Federal regulations state that a single semester loan must be disbursed in two installments, the first half at the beginning of the semester and the second half may not be disbursed until midpoint of the semester.
Find the right repayment plan for you, learn how to make payments, get help if you can’t afford your payments, and see what circumstances might result in a loan being forgiven, canceled, or discharged. Click Here for more information
Parent Plus Loans
These are unsubsidized loans for the parents of dependent students. PLUS loans help pay for education expenses up to the cost of attendance minus all other financial assistance. Interest is charged during all periods. Any accepted loan will be submitted to the National Student Loan Data System (NSLDS), and will be accessible by guaranty agencies, lenders, and schools determined to be authorized users of the data system.
Parent eligibility requirements for a Direct PLUS Loan
You must be the student’s biological or adoptive parent or the student’s stepparent, if the biological or adoptive parent has remarried at the time of application. Your child must be a dependent student who is enrolled at least half-time at a school that participates in the Direct Loan Program. For financial aid purposes, a student is considered “dependent” if he or she is under 24, unmarried, and has no legal dependents at the time the Free Application for Federal Student Aid is submitted. (Exceptions are made for veterans, wards of court, and other special circumstances.) If a student is considered dependent, then the income and the assets of the parent have to be reported on the FAFSA.
Additional requirements to receive a PLUS loan
Parent PLUS loan borrowers cannot have an adverse credit history (a credit check will be done). In addition, parents and their dependent child must be U.S. citizens or eligible non-citizens, must not be in default on any federal education loans or owe an overpayment on a federal education grant, and must meet other general eligibility requirements for the Federal Student Aid programs. You can find more information about these requirements in: 2016-2017 Do You Need Money for College?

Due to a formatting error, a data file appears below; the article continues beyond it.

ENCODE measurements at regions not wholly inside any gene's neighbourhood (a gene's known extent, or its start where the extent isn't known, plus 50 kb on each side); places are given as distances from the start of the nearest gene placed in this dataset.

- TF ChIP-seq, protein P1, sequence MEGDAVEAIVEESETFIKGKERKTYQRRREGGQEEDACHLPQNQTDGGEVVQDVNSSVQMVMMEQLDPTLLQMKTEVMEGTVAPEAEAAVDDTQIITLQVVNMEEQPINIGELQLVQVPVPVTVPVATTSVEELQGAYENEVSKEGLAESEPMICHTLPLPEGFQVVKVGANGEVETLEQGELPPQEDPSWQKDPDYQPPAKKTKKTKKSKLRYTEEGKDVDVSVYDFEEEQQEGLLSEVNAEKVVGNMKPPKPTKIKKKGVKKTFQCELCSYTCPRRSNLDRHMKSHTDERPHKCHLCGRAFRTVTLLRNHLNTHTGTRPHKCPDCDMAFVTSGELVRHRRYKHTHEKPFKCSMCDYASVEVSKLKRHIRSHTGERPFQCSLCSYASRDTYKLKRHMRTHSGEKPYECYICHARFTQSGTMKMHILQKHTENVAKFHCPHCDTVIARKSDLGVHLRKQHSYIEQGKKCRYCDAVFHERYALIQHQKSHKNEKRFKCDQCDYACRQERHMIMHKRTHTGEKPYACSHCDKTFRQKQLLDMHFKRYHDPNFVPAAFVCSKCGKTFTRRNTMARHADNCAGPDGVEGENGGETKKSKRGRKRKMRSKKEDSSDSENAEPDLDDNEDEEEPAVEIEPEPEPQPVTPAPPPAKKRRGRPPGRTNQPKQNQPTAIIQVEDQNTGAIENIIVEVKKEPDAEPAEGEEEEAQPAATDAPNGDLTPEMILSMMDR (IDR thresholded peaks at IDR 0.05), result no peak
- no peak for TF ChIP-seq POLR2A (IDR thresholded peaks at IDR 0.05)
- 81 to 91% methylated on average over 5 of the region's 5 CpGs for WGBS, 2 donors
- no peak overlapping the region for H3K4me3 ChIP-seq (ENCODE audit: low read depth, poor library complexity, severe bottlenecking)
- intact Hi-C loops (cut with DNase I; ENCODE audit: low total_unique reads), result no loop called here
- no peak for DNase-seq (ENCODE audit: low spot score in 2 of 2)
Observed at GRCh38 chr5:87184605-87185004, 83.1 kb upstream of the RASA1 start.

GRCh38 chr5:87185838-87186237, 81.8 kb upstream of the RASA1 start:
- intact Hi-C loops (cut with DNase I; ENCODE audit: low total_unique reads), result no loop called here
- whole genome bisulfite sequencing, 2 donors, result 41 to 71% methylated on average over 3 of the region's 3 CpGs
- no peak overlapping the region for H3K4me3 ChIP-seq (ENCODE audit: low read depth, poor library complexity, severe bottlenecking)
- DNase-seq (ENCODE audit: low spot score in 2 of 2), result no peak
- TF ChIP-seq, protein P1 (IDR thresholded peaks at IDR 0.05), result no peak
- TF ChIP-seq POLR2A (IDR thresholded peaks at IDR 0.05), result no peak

Applying for a PLUS Loan and the Master Promissory Note (MPN)
To apply for a Direct PLUS Loan, you must complete an online PLUS Application and online MPN if you have not previously completed a Direct PLUS MPN.
You’ll receive a disclosure statement that gives you specific information about any loan that the school plans to disburse under your MPN, including the loan amount and loan fees, and the expected loan disbursement dates and amounts.
Credit check & endorser alternative
When you apply for a Direct PLUS Loan, the Department will check your credit history. To be eligible for a PLUS Loan, you must not have an adverse credit history. If you are found to have an adverse credit history, you may still borrow a PLUS Loan if you get an endorser who does not have an adverse credit history. An endorser is someone who agrees to repay the Direct PLUS Loan if you do not repay the loan. The endorser may not be the student on whose behalf a parent obtains a Direct PLUS Loan.
Loan limits, interest rate, and loan charges
There are no set limits for Direct PLUS Loans, but you may not borrow more than the cost of your child’s education minus any other financial aid received, such as a Direct Subsidized or Unsubsidized Loan. The school will determine the actual amount you may borrow.
The interest rate for Direct PLUS Loans is a fixed rate of 6.84%. Interest is charged on Direct PLUS Loans during all periods, beginning on the date of your loan’s first disbursement. To find out more information on interest rates for Direct PLUS Loans, contact the Direct Loan Servicing Center.
In addition to interest, you pay a loan origination fee that is a percentage of the principal amount of each Direct PLUS Loan that you receive. This fee helps reduce the cost of making these low-interest loans. The fee is deducted before you receive any loan money, so the loan amount you actually receive will be less than the amount you have to repay.